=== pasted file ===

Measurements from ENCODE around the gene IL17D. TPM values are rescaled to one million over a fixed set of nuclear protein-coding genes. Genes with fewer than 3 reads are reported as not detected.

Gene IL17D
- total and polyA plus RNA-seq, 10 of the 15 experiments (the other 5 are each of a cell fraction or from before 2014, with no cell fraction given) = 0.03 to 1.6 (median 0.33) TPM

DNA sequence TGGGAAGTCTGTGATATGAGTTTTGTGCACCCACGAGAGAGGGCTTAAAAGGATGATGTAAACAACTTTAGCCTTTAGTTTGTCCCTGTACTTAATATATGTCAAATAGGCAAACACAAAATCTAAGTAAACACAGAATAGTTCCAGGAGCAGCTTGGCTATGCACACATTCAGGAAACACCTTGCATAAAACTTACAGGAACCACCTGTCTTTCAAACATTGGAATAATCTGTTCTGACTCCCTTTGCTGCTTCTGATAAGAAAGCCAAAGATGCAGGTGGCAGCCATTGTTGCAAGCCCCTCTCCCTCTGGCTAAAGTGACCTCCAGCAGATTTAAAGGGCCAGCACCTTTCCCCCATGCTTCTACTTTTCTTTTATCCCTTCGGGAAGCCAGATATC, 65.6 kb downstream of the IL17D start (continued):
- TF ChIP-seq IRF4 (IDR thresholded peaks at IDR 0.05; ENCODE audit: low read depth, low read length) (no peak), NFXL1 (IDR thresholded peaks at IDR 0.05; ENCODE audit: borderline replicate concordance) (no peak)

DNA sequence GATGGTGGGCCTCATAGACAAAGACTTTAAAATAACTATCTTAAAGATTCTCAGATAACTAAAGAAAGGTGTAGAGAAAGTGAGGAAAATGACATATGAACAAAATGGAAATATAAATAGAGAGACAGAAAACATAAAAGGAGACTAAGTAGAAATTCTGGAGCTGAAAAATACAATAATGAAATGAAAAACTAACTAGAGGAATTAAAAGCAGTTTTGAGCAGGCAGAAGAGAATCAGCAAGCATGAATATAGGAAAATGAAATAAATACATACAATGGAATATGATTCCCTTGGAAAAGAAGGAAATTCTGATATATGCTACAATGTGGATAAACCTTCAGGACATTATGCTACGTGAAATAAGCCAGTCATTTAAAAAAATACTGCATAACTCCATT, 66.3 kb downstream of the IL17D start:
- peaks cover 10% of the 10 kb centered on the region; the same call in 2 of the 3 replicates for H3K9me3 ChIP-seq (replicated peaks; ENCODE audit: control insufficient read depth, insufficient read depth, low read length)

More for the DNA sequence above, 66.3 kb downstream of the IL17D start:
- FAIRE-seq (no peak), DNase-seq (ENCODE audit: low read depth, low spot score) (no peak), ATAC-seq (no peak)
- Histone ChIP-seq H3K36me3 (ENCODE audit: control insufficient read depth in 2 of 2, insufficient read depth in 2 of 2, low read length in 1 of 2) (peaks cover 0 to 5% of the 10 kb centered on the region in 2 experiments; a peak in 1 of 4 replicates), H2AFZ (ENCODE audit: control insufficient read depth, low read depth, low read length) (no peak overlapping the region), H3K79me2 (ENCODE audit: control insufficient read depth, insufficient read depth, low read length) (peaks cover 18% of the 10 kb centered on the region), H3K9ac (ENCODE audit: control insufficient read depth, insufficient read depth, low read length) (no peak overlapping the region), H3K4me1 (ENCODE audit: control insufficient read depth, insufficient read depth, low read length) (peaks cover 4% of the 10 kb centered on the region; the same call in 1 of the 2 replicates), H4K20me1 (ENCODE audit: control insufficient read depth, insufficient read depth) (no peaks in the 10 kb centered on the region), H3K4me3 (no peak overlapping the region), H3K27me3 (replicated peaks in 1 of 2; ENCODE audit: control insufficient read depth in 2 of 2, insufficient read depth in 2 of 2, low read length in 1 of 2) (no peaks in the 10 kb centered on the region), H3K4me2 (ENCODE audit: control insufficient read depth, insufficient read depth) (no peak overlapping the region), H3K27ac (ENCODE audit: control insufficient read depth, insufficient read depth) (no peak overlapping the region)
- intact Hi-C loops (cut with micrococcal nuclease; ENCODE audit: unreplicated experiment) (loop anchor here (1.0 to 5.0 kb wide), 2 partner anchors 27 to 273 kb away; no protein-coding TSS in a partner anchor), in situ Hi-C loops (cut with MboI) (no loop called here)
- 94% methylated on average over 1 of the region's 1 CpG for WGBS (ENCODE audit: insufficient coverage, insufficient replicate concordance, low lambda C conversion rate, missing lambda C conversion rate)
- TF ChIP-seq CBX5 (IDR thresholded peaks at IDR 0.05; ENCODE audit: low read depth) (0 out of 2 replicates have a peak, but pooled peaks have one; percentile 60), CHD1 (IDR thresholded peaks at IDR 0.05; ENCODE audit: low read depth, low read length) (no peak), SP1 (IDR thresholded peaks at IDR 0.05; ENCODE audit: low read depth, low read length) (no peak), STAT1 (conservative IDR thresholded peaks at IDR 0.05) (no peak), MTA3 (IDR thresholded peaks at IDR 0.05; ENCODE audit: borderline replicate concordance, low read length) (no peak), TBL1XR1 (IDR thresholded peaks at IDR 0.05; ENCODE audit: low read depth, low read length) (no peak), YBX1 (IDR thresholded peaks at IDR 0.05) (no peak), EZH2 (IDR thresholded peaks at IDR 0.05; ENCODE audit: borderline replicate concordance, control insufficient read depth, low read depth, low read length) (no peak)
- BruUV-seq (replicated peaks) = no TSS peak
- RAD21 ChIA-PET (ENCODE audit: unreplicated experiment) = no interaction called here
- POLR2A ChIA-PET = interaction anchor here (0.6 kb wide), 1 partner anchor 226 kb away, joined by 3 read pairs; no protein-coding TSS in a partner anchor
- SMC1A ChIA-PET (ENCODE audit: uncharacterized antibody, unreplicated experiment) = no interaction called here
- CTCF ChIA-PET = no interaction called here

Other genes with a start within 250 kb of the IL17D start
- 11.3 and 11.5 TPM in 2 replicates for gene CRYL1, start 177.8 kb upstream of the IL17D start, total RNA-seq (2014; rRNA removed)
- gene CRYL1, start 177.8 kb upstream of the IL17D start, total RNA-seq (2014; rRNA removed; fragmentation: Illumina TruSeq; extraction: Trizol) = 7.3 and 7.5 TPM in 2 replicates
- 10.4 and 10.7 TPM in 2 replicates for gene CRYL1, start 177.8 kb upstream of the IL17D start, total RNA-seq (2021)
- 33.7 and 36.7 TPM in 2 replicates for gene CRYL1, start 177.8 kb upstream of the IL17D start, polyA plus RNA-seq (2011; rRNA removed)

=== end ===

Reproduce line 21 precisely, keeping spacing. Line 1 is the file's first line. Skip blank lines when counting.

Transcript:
- gene CRYL1, start 177.8 kb upstream of the IL17D start, total RNA-seq (2014; rRNA removed; fragmentation: Illumina TruSeq; extraction: Trizol) = 7.3 and 7.5 TPM in 2 replicates